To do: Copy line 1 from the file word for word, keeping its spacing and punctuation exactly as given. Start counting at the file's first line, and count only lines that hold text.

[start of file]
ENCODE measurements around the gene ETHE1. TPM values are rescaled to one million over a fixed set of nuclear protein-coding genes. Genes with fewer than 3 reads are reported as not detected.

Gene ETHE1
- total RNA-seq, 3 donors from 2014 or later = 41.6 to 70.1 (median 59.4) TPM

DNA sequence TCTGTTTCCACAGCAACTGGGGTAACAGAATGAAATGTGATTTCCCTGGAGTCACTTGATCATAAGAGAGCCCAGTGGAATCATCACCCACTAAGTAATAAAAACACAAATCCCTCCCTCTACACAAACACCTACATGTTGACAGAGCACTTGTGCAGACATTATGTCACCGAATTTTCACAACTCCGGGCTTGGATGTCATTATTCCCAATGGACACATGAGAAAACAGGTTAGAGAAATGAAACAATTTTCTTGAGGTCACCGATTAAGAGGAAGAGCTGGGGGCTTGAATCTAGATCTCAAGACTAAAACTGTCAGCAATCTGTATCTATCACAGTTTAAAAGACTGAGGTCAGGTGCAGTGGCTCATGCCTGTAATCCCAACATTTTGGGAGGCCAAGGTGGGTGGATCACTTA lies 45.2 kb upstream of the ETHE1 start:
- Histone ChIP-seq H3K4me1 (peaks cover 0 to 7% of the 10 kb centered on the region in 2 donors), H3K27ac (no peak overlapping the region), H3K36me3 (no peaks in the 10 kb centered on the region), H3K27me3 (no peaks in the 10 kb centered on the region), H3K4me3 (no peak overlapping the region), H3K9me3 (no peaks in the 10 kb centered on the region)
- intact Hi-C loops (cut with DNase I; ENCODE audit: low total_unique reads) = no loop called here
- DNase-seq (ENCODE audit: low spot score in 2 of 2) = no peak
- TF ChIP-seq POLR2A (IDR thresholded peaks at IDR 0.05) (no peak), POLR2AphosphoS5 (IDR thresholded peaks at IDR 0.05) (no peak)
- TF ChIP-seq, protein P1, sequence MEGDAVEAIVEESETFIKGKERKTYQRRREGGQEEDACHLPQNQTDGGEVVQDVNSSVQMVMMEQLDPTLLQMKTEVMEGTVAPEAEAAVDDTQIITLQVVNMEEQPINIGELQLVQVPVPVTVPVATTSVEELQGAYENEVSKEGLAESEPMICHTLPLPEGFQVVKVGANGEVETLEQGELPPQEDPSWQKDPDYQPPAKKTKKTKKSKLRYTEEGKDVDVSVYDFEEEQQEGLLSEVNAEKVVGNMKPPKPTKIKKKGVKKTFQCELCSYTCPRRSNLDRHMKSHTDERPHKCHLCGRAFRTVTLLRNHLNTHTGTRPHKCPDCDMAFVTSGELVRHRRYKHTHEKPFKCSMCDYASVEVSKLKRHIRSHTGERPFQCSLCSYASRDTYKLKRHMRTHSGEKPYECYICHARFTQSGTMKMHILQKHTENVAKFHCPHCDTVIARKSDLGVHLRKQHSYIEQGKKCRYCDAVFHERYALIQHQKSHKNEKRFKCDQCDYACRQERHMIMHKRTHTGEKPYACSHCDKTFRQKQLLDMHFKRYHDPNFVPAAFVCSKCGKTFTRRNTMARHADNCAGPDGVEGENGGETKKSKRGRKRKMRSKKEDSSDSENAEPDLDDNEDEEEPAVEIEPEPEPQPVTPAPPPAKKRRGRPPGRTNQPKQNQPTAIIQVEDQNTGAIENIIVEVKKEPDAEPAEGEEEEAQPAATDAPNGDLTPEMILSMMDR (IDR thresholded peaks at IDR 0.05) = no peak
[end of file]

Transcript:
ENCODE measurements around the gene ETHE1. TPM values are rescaled to one million over a fixed set of nuclear protein-coding genes. Genes with fewer than 3 reads are reported as not detected.